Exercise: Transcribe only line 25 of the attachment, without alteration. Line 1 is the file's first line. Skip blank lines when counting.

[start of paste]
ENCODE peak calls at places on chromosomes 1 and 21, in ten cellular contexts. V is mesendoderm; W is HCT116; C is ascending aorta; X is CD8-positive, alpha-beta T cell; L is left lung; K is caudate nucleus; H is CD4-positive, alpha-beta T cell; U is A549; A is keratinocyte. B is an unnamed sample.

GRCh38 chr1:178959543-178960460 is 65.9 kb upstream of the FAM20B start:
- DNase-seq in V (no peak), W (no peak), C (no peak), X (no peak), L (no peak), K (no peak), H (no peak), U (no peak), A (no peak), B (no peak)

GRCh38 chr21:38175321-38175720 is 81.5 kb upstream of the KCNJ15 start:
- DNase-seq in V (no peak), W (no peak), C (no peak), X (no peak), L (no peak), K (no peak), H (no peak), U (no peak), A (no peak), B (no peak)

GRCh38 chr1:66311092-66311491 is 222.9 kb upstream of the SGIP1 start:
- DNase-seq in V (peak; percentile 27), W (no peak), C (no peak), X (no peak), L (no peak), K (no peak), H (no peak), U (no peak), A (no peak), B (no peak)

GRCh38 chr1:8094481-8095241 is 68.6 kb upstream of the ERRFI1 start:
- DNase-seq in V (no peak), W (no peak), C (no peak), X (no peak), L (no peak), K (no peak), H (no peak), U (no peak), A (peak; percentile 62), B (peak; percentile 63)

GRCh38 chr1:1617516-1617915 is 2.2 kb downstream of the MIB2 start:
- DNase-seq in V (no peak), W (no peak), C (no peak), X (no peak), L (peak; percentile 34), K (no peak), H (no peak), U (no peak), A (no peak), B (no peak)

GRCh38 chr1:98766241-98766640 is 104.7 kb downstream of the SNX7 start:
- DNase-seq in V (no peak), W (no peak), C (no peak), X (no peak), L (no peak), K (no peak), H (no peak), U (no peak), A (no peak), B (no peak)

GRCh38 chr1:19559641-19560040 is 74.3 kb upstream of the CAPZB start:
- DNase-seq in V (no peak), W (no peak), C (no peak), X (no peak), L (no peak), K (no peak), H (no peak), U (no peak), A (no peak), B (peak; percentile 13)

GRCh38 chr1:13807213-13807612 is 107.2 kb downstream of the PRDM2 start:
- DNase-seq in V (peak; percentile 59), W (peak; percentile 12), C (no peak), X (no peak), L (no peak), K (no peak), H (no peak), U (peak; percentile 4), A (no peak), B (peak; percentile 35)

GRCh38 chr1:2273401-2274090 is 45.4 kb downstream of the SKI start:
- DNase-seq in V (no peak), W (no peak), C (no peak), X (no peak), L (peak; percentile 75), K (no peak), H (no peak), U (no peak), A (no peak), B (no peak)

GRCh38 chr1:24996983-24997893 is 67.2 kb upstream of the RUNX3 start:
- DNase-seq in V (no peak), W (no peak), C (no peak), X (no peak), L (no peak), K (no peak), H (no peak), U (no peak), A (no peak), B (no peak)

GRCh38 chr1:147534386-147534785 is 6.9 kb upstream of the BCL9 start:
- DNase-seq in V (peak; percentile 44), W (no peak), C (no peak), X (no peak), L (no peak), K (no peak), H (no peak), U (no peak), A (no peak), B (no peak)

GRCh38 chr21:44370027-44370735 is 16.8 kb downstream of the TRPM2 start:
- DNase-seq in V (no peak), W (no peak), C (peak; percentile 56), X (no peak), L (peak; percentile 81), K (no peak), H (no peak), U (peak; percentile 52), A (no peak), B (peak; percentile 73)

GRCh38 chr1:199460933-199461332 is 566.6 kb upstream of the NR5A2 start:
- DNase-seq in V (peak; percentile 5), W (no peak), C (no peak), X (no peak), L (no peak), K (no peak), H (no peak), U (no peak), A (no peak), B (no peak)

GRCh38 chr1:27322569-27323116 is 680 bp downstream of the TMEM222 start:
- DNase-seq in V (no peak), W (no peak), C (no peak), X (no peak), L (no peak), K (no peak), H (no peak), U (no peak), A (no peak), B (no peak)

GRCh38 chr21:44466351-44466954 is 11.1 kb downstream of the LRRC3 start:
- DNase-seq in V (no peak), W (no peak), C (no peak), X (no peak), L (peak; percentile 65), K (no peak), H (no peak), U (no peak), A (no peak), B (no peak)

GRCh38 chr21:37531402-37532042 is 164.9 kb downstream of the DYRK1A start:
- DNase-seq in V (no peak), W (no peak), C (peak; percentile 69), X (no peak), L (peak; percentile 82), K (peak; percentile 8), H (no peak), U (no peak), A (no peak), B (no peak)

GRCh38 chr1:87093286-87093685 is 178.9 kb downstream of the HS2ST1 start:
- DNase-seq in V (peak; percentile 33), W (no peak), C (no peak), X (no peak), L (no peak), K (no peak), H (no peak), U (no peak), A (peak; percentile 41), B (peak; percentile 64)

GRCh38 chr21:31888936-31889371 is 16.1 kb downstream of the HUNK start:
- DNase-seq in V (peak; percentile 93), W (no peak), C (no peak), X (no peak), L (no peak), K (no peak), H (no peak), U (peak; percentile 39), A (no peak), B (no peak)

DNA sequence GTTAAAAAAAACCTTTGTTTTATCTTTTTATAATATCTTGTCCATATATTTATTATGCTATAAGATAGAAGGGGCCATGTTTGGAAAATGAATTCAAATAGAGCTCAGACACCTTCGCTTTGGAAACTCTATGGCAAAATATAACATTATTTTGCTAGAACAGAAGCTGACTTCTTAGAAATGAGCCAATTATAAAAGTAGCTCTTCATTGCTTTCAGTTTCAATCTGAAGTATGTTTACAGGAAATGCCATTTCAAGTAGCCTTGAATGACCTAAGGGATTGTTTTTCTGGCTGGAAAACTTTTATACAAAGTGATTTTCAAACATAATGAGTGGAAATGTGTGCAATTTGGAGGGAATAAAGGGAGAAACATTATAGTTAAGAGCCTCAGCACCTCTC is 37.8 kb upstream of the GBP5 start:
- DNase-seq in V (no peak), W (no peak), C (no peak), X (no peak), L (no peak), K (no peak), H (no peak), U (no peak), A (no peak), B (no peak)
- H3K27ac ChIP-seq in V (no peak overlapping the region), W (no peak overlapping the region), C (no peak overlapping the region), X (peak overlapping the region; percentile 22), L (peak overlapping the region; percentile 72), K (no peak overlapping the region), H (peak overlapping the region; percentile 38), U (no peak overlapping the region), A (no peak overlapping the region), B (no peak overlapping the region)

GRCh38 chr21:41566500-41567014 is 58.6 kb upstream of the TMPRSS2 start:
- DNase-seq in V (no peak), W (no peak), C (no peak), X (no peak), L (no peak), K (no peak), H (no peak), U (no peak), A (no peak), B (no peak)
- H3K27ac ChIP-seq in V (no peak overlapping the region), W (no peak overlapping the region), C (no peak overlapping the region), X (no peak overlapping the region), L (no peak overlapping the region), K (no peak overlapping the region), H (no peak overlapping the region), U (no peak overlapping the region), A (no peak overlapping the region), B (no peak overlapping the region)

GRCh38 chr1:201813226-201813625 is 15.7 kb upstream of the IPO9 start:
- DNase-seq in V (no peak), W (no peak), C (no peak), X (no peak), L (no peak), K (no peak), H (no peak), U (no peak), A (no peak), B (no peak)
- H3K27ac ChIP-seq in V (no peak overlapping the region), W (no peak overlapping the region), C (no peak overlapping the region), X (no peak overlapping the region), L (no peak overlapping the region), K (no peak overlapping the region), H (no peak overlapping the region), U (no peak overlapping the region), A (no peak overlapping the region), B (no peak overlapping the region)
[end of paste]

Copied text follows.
- DNase-seq in V (no peak), W (no peak), C (peak; percentile 56), X (no peak), L (peak; percentile 81), K (no peak), H (no peak), U (peak; percentile 52), A (no peak), B (peak; percentile 73)